The aircraft were later discovered and photographed in the 1990s.  The courts have decided that these aircraft are not to be disturbed as they are considered war graves.

     Sources:

     Portland Evening Express, “Two British Planes Crash In Sebago Lake”, May 16, 1944, page 1.

     Maine Aviation Historical Society Newsletter, Dirigo Flyer, June, 1998. 

     Pacific Wrecks website:  https://www.pacficwrecks.com/aircraft/f4u/jt160.html

     Book: “Finding The Fallen: Outstanding Aircrew Mysteries From The First World War to Desert Storm, by Andy Saunders, Grub Street Publishing, London, 2011.   

Perham, Maine – Sept. 22, 1942

Perham, Maine – September 22, 1942

 

B-25C Twin-Engine Bomber - U.S. Air Force Photo

B-25C Twin-Engine Bomber – U.S. Air Force Photo

     On September 22, 1942, a flight of B-25 Mitchel bombers left Presque Isle Army Air Field bound for overseas duty.  Shortly after take off the planes were recalled to the base due to poor weather/visibility conditions.  One of the planes, (41-13049), crashed in a wooded area about six miles west of Perham Village, Maine, and exploded.  Local residents stated the blast was heard for miles around, and the site was marked by a large crater. 

      The tail section was discovered about a quarter of a mile away, which would seem to indicate a structural failure with the aircraft.   Two Nazi sympathizers were later arrested for tampering with an aircraft at Presque Isle leading to speculation that the B-25 had gone down due to sabotage.

     The B-25 was attached to the 310th Bomb Group, 379th Bomb Squadron, then based in Greenville, South Carolina.   

     All seven crew members were killed. 

     The dead were identified as:

Pilot: 2lt. John F. Watson  Entered service from New York, (O-790435) Burial location unknown. https://www.findagrave.com/memorial/149733656/john-f-watson

Co-Pilot: 2lt. John W. Rieves Jr. , 22.  He’s buried in Asbury Cemetery, McKenney, Virginia. For a photo of his grave go to www.findagrave.com and see memorial #138056088. https://www.findagrave.com/memorial/138056088/john-william-rives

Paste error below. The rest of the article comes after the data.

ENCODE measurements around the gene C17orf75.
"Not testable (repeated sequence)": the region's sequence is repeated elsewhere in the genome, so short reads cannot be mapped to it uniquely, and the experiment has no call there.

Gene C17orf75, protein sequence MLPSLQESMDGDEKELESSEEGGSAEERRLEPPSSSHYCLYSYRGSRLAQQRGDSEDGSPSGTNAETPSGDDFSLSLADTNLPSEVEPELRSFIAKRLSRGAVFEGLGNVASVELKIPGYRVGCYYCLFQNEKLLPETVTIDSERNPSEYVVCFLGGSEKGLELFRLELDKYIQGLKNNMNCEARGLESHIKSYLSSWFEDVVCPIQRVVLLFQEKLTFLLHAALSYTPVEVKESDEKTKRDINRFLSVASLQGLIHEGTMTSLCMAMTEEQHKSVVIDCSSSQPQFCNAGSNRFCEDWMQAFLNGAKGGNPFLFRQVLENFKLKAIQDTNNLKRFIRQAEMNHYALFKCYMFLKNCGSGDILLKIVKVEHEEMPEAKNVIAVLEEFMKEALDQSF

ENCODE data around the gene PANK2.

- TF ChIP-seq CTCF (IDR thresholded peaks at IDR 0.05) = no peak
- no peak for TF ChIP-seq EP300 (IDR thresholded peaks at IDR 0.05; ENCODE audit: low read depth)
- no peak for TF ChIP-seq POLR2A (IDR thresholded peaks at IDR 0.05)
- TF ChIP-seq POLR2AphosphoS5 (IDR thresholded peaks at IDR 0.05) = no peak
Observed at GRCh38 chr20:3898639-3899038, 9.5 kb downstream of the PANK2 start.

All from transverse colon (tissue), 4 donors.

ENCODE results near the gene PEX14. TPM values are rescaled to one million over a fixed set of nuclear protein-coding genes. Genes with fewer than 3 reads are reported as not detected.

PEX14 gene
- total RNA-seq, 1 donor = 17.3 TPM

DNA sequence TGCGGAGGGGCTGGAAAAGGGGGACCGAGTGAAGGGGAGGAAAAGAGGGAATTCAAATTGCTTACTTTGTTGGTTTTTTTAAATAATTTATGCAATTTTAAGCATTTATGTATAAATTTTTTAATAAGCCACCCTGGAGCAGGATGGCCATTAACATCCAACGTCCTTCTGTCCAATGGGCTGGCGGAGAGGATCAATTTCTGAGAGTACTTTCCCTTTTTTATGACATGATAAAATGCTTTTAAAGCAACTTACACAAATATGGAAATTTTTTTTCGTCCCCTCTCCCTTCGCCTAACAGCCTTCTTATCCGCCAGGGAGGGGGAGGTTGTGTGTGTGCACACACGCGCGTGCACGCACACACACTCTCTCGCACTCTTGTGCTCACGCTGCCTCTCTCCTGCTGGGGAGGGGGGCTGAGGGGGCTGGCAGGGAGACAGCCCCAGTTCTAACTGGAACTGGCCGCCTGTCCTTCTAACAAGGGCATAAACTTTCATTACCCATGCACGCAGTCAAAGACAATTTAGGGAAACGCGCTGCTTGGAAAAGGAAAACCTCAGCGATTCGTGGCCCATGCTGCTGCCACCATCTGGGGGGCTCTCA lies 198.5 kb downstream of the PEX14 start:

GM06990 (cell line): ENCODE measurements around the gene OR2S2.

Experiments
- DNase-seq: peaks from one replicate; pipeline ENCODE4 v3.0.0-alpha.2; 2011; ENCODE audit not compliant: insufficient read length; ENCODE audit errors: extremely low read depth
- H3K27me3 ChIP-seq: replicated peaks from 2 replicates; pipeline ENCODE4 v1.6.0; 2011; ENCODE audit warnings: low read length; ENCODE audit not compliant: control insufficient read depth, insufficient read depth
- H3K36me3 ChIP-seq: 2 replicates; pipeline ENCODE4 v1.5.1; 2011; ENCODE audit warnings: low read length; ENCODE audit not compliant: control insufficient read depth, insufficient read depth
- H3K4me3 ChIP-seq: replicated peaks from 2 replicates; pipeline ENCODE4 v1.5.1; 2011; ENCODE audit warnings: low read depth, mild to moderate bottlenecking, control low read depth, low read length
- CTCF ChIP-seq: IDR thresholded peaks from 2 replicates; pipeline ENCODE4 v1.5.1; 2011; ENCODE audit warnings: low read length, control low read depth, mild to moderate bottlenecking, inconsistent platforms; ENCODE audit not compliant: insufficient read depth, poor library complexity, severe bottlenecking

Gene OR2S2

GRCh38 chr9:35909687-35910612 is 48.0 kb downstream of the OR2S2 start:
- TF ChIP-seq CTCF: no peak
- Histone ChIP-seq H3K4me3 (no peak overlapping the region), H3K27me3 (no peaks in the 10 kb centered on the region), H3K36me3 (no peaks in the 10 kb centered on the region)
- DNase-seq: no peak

S/Sgt. John S. Delano  He’s buried in Arlington National Cemetery. https://www.findagrave.com/memorial/49226891/john-s-delano

S/Sgt. James A. Kviz, 26. https://www.findagrave.com/memorial/149734166/james-anton-kviz

S/Sgt. Eugene J. Crozier He’s buried in Arlington National Cemetery. https://www.findagrave.com/memorial/49173051/eugene-joseph-crozier

S/Sgt. Frederick W. Rowbottom, 23.  He’s buried in Calvary Cemetery in Virginia, Minnesota.  For a photo of his grave go to www.findagrave.com and see memorial #123323580.  https://www.findagrave.com/memorial/123323580/frederick-w-rowbottom

S/Sgt. Richard K. Riddle, 27.  He’s buried in Oak Grove Cemetery in Delaware, Ohio.  For a photo of his grave go to www.findagrave.com  memorial#47394120. https://www.findagrave.com/memorial/47394120/richard-kellogg-riddle

     Later in the day another B-25 (41-13098) belonging to the 379th Bomb Squadron took off from Presque Isle also bound for overseas duty, but it crashed shortly after take off in the neighboring town of Fort Fairfield, Maine.  For more information, see Fort Fairfield, ME – September 22, 1942  under “Maine Military Aviation Accidents” on this website.  

Sources:

New York Times, “Plane Falls On Wooded Hill”, Sept 23, 1942

57th Bomb Wing Association website http://57thbombwing.com/379thSquadronHistory.php 

www.findagrave.com

 

 

 

Atlantic Ocean, ME – February 2, 1943

Atlantic Ocean, Maine – February 2, 1943

    

WWII Civil Air Patrol Insignia

WWII Civil Air Patrol Insignia

     On the morning of February 2, 1943, a Civil Air Patrol airplane with two men aboard took off from Trenton, Maine, for a routine patrol flight off the Maine coast.  Shortly after 9:00 a.m. the aircraft developed engine trouble and the pilot was forced to ditch in the sea about 45 miles off Brunswick.  

     The pilot, 1st Lt. William B. Hites, 30, of Jamestown, New York, and the flight officer/observer, 1st Lt. Welles L. Bishop, 34, of Meriden, Connecticut, were able to escape from the plane before it sank.  Another aircraft radioed their position to a shore control station, but rough seas made rescue operations difficult.  Although both men wore life-vests and waterproof coveralls, they perished before help could reach them.    

     Both men were survived by their wives.

     Update July 15, 2016

     In 1970, twenty-seven years after the crash, Lt. Welles L. Bishop was posthumously honored by the town of Meridian and the Connecticut Civil Air Patrol during ceremonies marking the 29th anniversary of the establishment of the national Civil Air Patrol, (Dec. 1, 1941).  

     Sources:

     Bangor Daily News, “2 CAP Officers Killed On Duty Off Maine Coast”, February 3, 1943

     Lewiston Daily Sun, “Two Fliers Killed Off Maine Coast”, February 3, 1943

     The Morning Record, “Meridian Pilot Lost In War To Be Honored”, November 13, 1970.

5 mi. east of Howe Brook, ME – May 24, 1942

 5 miles east of Howe Brook, Maine – May 24, 1942